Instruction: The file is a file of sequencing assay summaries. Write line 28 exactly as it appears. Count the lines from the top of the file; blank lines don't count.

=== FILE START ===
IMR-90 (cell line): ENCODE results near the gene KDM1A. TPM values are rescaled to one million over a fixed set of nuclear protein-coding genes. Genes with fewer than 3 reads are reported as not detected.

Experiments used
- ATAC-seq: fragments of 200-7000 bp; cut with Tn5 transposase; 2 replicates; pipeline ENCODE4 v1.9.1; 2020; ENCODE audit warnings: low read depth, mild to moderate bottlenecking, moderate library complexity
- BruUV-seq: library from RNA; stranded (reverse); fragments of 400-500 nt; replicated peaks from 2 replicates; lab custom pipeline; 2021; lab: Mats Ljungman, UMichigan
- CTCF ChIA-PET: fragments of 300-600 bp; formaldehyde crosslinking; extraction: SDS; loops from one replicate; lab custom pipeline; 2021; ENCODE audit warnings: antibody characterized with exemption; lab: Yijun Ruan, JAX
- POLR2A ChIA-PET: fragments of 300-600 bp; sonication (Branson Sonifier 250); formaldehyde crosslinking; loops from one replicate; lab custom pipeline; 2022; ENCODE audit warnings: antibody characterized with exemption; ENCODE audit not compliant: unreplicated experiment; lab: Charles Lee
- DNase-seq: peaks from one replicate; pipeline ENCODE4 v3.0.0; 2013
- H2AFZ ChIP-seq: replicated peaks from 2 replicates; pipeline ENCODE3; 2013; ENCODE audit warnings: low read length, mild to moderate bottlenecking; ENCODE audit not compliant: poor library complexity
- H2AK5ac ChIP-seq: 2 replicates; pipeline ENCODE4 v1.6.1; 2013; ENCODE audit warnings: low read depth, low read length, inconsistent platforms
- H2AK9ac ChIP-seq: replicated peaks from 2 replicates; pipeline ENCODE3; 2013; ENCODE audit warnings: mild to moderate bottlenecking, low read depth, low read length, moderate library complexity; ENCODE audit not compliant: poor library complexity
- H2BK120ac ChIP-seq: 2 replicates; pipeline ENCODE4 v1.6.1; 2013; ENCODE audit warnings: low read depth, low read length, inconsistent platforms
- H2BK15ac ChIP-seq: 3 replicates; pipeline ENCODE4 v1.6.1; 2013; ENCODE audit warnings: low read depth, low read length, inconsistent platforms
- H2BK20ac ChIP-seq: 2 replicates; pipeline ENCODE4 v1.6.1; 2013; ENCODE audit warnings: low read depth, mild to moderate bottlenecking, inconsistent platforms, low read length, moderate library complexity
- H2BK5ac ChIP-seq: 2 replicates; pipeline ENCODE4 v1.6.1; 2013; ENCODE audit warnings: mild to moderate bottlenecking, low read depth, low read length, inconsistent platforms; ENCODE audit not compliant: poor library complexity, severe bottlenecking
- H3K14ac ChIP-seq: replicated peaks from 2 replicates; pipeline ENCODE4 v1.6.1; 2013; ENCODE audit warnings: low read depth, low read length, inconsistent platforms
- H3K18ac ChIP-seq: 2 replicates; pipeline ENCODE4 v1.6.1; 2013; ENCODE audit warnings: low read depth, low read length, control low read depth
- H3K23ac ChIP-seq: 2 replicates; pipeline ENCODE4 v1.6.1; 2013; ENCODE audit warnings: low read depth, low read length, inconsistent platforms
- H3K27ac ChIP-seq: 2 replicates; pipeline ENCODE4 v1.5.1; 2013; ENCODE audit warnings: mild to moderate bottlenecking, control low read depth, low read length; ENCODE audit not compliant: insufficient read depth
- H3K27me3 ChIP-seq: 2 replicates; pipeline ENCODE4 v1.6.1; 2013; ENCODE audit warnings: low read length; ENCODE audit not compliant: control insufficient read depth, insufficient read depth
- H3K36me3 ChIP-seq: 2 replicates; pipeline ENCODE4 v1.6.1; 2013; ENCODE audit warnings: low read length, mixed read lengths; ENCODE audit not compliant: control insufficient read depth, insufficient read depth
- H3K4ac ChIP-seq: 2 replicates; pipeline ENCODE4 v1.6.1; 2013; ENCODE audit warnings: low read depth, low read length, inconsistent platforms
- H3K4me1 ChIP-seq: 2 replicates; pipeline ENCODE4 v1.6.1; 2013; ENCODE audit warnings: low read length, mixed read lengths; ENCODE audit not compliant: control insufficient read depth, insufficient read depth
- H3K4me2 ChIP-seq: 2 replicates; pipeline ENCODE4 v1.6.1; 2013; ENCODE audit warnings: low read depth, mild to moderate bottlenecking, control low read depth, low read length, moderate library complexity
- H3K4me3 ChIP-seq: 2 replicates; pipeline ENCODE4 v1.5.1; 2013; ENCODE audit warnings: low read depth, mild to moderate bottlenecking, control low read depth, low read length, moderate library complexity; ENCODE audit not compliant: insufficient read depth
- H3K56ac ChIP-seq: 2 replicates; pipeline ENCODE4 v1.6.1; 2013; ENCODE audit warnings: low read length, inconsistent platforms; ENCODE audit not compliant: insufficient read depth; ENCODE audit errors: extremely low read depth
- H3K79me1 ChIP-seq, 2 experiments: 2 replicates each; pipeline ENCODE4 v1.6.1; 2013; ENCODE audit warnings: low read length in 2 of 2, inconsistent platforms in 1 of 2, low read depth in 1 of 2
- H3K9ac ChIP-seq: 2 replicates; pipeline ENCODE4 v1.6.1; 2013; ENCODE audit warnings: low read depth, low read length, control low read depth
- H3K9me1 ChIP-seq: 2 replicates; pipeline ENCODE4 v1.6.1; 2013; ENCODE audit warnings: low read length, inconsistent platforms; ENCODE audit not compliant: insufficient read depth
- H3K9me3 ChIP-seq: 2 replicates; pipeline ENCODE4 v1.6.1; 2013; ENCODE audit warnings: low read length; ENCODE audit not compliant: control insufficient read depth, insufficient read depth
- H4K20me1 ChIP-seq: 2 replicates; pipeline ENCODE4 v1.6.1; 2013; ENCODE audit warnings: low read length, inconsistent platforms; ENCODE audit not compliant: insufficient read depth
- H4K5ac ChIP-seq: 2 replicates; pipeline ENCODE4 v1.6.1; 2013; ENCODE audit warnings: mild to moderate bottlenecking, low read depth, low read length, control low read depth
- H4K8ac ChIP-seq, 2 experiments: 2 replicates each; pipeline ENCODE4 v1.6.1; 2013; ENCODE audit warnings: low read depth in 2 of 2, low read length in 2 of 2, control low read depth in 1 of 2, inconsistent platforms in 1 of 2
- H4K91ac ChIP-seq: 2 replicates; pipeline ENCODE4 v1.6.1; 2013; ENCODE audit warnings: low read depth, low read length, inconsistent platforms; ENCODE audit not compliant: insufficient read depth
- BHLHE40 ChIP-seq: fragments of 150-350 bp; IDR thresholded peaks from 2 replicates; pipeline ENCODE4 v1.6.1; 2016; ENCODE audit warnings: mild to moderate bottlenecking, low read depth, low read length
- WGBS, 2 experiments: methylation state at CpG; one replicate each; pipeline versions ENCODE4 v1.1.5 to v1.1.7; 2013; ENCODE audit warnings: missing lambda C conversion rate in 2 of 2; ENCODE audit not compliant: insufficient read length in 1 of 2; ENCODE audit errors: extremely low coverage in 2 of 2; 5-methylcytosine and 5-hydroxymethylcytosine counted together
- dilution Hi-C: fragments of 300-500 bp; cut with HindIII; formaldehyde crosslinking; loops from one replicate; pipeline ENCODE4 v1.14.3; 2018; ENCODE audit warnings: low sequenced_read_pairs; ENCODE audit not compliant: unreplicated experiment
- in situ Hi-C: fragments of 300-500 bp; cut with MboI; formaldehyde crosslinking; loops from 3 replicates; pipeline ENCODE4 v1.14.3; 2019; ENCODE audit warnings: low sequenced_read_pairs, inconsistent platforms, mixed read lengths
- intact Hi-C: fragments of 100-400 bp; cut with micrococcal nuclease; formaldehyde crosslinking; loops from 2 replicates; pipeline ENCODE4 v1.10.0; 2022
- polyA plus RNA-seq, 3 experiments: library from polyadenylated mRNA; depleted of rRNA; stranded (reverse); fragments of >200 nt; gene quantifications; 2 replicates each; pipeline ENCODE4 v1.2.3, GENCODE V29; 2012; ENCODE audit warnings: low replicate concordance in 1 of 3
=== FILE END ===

- H3K9me1 ChIP-seq: 2 replicates; pipeline ENCODE4 v1.6.1; 2013; ENCODE audit warnings: low read length, inconsistent platforms; ENCODE audit not compliant: insufficient read depth